Street lighting programs today, and over the next several years, will focus on replacing conventional lamps with LED lamps. However, only 20% of LED street lamps will be truly “smart” through integration with lighting controls systems. This imbalance will slowly correct itself and by 2026, central management systems will connect to over two-thirds of all new LED street light installations.
ABI Research forecasts that annual revenue from smart street lighting will grow at CAGR 31% to reach US$1.7 billion in 2026.
Adarsh Krishnan Principal Analyst at ABI Research said that outside of the smart street lights themselves there will be additional opportunities for suppliers leveraging street pole infrastructure, including hosting of wireless connectivity infrastructure, environmental sensors, and even intelligent cameras. “The challenge is finding a feasible business model that encourages deployment of multi-sensor solutions cost-effectively at scale,” he hinted.
Smart street lighting applications that have seen the most adoption are (in order of priority): remote scheduling of dimming profiles based on seasonal changes, time shifts, or special social events; metering individual street light energy consumption for accurate usage-based billing; asset management to improve maintenance planning; and finally, sensor-based adaptive lighting.
Growth by market
Regionally, street lighting deployments are unique in a vendor and technology approach, as well as end-market requirements. In 2018, North America was a leader in smart street lighting accounting for 31% of the global install base, followed by Europe and the Asia Pacific. In Europe, non-cellular LPWA network technologies have a dominant share of smart streetlights today but will cede some market share to cellular LPWA network technologies, especially as NB-IoT based end-devices become more commercially available in Q2 2020.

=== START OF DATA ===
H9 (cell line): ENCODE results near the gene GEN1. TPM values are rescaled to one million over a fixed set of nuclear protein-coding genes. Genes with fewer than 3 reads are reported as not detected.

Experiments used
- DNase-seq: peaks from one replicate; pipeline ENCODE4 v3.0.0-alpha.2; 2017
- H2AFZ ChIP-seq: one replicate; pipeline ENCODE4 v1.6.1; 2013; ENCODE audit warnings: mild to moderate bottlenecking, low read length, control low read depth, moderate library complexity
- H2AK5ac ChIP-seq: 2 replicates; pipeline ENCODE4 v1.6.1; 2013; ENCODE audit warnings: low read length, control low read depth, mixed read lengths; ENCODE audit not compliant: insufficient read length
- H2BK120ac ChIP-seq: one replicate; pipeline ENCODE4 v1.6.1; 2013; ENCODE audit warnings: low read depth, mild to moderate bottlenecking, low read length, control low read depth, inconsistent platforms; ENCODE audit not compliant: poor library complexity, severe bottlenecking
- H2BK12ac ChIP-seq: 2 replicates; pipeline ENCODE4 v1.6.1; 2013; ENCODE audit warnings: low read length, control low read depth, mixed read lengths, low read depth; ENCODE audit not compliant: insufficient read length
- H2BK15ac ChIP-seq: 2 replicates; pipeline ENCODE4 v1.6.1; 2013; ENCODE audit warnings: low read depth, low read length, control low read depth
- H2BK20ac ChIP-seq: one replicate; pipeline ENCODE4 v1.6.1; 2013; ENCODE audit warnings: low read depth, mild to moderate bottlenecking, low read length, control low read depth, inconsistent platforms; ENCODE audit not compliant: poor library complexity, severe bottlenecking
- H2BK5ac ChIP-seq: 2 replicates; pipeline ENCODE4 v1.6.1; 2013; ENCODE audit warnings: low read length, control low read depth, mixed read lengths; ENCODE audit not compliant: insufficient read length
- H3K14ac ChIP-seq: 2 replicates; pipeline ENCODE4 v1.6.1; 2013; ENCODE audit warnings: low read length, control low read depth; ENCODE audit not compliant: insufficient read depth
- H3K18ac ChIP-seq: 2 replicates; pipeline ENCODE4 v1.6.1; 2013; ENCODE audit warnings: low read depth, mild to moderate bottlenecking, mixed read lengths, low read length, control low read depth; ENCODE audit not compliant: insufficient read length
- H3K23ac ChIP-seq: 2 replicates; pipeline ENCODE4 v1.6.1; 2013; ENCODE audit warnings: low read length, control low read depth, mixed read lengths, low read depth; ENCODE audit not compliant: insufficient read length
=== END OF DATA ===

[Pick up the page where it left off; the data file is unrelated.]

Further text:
By 2026, the Asia Pacific region will have the largest install base of smart streetlights, accounting for over one-third of global installations. This growth is due to China and India, both which not only have ambitious LED street lamp retrofit programs but also are building local LED component manufacturing facilities to lower lamp costs.
“In India and China, LED streetlights have seen a very low penetration of lighting control systems due to a nascent domestic solution vendor ecosystem and international vendors that are unable to adapt their solution to meet local market requirements for innovative yet low-cost products, “concluded Krishnan.
Low-cost solutions based on cellular LPWA network technologies followed by non-cellular LPWA network technologies will witness the most growth in the APAC region, accounting for a market share of 48% and 36% respectively of the total install base in 2026.
Juniper Research paper, Smart Cities: Leading Platforms, Segment Analysis & Forecasts 2019-2023, estimates that by 2023 there will be close to 70 million units. It argued that growing open platform adoption would enable street lighting to act as a major hub point for additional smart city services, such as public safety and smart transport.
“The cost savings enabled by smart street lighting mean that many cities will look to this as a first-stage smart city project”, remarked research author Steffen Sorrell. “Choosing an open platform will be key here, as additional services can be launched from the same point, while simulataneously driving up third party vendor competition.”